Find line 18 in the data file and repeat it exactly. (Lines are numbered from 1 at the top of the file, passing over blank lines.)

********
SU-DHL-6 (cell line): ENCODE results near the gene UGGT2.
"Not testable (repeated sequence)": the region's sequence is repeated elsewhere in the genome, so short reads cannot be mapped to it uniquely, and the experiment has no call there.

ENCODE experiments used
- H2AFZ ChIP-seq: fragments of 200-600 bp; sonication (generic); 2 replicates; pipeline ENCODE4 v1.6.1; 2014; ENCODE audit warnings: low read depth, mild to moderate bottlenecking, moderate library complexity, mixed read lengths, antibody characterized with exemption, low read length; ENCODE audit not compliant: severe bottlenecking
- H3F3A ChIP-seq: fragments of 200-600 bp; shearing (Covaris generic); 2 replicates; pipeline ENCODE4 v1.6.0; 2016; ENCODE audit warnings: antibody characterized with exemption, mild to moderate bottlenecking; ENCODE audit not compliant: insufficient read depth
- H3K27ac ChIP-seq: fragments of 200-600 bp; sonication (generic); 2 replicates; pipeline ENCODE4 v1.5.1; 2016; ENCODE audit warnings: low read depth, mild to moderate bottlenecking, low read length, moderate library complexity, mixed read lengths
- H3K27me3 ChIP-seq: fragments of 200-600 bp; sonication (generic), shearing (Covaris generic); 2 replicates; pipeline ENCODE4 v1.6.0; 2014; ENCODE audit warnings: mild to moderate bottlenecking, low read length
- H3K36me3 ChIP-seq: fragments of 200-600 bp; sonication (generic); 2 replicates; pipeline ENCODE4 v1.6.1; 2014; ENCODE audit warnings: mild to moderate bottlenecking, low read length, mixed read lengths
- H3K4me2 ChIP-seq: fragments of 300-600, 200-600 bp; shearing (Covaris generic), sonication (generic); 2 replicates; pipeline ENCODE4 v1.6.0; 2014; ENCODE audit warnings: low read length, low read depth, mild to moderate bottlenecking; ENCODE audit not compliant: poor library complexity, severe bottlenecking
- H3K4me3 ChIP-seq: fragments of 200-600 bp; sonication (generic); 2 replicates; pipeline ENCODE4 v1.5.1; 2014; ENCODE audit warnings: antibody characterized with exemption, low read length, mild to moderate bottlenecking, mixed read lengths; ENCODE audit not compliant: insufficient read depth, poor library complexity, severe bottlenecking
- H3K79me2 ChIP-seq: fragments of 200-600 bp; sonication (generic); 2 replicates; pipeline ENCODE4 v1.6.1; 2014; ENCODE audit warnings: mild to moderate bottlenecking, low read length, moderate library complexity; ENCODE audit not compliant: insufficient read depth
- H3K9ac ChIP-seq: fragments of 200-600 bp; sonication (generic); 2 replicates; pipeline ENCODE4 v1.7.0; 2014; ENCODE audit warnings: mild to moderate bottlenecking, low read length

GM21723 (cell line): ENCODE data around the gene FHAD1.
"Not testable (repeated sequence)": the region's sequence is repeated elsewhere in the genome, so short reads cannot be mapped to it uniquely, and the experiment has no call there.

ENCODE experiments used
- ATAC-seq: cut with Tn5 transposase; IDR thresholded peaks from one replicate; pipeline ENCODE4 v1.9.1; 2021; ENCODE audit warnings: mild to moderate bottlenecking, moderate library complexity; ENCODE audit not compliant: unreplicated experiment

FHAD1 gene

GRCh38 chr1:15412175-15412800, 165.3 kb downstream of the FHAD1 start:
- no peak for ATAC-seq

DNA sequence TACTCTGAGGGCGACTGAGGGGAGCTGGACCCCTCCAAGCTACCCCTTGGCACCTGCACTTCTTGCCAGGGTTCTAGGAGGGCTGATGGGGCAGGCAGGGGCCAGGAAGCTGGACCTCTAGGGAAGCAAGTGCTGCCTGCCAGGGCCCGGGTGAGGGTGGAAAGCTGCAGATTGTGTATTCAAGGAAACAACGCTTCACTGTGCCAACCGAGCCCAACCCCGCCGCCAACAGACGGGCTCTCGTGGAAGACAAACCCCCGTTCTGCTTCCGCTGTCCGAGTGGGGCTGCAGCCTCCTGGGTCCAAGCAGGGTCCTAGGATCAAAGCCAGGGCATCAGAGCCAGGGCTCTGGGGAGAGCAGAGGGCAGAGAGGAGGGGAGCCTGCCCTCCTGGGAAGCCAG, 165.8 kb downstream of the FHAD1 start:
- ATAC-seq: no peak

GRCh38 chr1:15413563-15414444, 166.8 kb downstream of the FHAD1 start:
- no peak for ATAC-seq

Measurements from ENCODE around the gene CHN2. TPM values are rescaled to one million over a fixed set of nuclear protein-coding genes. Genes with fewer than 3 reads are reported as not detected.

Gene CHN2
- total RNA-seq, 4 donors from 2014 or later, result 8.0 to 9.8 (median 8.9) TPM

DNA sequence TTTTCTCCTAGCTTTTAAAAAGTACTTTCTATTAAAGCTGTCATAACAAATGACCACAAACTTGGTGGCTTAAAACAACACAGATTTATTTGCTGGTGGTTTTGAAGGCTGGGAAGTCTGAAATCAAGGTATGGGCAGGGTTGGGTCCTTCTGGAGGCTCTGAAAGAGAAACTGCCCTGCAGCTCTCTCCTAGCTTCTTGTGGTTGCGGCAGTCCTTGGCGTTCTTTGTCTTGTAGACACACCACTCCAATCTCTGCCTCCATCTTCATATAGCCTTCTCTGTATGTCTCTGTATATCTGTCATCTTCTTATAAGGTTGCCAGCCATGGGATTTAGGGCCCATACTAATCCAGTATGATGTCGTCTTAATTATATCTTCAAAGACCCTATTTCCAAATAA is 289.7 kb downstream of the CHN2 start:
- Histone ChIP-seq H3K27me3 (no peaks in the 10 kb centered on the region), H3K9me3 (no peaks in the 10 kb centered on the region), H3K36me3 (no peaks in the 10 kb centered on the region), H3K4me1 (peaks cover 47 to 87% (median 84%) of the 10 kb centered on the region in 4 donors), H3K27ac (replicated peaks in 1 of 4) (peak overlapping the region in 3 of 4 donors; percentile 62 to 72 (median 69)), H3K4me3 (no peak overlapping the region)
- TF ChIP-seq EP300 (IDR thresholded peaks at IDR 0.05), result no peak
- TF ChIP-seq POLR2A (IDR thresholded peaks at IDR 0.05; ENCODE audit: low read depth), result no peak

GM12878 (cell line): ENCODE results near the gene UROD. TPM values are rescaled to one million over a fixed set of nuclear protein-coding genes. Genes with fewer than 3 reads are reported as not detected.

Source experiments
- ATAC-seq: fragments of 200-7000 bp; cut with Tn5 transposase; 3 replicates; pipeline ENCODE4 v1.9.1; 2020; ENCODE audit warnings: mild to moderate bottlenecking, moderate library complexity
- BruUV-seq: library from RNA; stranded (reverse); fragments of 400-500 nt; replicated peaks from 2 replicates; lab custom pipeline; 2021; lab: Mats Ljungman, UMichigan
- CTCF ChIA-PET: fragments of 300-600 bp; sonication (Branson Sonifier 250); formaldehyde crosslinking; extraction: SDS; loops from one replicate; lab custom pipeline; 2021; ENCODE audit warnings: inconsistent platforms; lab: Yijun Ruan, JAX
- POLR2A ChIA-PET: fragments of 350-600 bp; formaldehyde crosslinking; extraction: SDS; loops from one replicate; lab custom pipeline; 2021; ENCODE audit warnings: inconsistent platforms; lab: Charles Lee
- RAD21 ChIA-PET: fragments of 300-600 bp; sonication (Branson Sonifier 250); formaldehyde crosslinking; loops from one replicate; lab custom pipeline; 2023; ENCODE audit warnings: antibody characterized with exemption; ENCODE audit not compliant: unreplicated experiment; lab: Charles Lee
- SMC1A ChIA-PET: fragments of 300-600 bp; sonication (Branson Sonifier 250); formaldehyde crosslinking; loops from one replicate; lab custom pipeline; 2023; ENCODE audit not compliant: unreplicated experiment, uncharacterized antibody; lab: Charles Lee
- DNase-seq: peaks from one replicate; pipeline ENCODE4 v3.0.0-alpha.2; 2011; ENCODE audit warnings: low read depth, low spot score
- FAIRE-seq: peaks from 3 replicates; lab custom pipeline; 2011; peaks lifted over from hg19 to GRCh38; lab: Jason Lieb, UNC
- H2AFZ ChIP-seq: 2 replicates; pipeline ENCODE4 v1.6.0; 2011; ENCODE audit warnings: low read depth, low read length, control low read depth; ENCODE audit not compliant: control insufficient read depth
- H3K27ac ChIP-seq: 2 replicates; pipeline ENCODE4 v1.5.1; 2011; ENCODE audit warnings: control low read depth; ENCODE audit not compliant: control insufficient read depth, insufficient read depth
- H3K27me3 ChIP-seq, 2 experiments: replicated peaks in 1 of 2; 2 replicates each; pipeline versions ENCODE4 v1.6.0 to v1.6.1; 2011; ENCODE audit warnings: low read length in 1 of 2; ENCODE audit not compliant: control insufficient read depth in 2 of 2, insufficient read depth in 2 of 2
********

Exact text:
GRCh38 chr1:15412175-15412800, 165.3 kb downstream of the FHAD1 start: